“This book reminds us why Laura Robb continues to be such an important voice in our field: She looks through kids’ eyes and sees into their futures. Literary conversations don’t just enrich kids days; they offer young people gifts that keep on giving: the ability to take risks, exercise creativity, build empathy, and develop the ability to negotiate.” –from the foreword by Harvey “Smokey” Daniels When you get right down to it, literacy comes down to this: read, talk, write. But as every teacher knows, it can be hard for students to see and use these three moves in concert–until now. In Read, Talk, Write, Laura Robb lays out the classroom structures that create the time and space for students to have productive talk and written discourse about texts. With Laura’s guidance you’ll • Use short texts by Seymour Simon, Kathleen Krull, Priscilla Cummings, and other popular fiction and nonfiction authors to teach students how to analyze and converse about texts • Incorporate six kinds of talk into your instruction, including turn-and-talk, partner talks, and small-group discussions • Use the wealth of in-book and online reproducibles to help students facilitate their own comprehension-building discussions • Select from 35 lessons that address literary elements and devices, text structures, and comprehension strategies, and then use them to launch student-led talk about any text you teach • Help your readers get in a read-talk-write flow, and know how to move from reading to talking to writing, to bring about deeper thinking • Achieve high levels of performance around inferring, comparing and contrasting, summarizing and synthesizing, and other key skills by way of classroom conversations that make these advanced levels the norm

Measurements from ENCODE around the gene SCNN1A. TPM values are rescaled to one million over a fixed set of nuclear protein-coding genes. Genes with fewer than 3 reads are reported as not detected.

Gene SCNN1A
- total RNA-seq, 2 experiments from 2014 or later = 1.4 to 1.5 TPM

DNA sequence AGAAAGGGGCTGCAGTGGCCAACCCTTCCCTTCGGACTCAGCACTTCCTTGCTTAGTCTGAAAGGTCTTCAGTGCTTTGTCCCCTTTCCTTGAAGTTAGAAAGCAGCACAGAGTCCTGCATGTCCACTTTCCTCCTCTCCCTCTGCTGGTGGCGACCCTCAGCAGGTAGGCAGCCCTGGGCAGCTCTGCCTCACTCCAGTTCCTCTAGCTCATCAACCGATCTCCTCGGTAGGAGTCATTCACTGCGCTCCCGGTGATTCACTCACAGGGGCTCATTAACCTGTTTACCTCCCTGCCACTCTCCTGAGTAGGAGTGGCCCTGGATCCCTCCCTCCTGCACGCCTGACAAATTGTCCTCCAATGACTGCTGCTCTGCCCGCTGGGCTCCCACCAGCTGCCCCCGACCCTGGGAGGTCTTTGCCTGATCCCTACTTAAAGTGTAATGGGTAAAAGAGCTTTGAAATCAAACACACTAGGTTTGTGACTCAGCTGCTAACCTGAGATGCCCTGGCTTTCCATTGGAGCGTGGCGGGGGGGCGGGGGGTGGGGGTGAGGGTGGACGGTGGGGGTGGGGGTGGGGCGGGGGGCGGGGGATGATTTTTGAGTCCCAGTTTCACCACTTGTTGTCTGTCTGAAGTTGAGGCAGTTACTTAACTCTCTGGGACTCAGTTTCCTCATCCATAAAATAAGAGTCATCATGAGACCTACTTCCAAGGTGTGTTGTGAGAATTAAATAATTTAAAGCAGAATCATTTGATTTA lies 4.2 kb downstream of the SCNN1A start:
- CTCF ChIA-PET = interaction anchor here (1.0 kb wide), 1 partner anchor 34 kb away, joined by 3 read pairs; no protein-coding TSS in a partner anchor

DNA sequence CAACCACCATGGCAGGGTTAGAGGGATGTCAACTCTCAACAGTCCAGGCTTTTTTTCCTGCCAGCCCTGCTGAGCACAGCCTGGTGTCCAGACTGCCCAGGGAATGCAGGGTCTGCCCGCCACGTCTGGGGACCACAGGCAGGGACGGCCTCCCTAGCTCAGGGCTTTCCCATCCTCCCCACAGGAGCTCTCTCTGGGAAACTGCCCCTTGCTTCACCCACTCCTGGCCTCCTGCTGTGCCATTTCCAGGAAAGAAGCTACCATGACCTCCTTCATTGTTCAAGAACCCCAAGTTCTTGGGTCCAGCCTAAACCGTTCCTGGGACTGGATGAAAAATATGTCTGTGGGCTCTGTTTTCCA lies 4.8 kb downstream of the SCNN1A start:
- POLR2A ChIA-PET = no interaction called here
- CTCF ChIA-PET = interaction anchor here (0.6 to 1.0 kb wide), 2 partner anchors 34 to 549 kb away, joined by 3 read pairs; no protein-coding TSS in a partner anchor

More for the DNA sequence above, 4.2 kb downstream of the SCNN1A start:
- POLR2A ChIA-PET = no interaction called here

Chapter 7: Going Deeper : How to Analyze Nonfiction
Going Deeper : How to Analyze Nonfiction
Literary conversations using informational texts and biography can lead students to explore meanings that bring depth and excitement to studying nonfiction. In Chapter 3 (pages 62–66) I discuss mining texts for teaching topics and provide templates you can use as you plan. We all have a bank of teaching topics that our schools and districts require, so as I read texts to use for instruction, I’m always considering the type of lesson that would work best with each one. Of course, other lessons can be taught with a text, but there are times when the main focus is apparent. Take Seymour Simon’s “New Horizons for Space”—the entire article builds on the problem-solution ...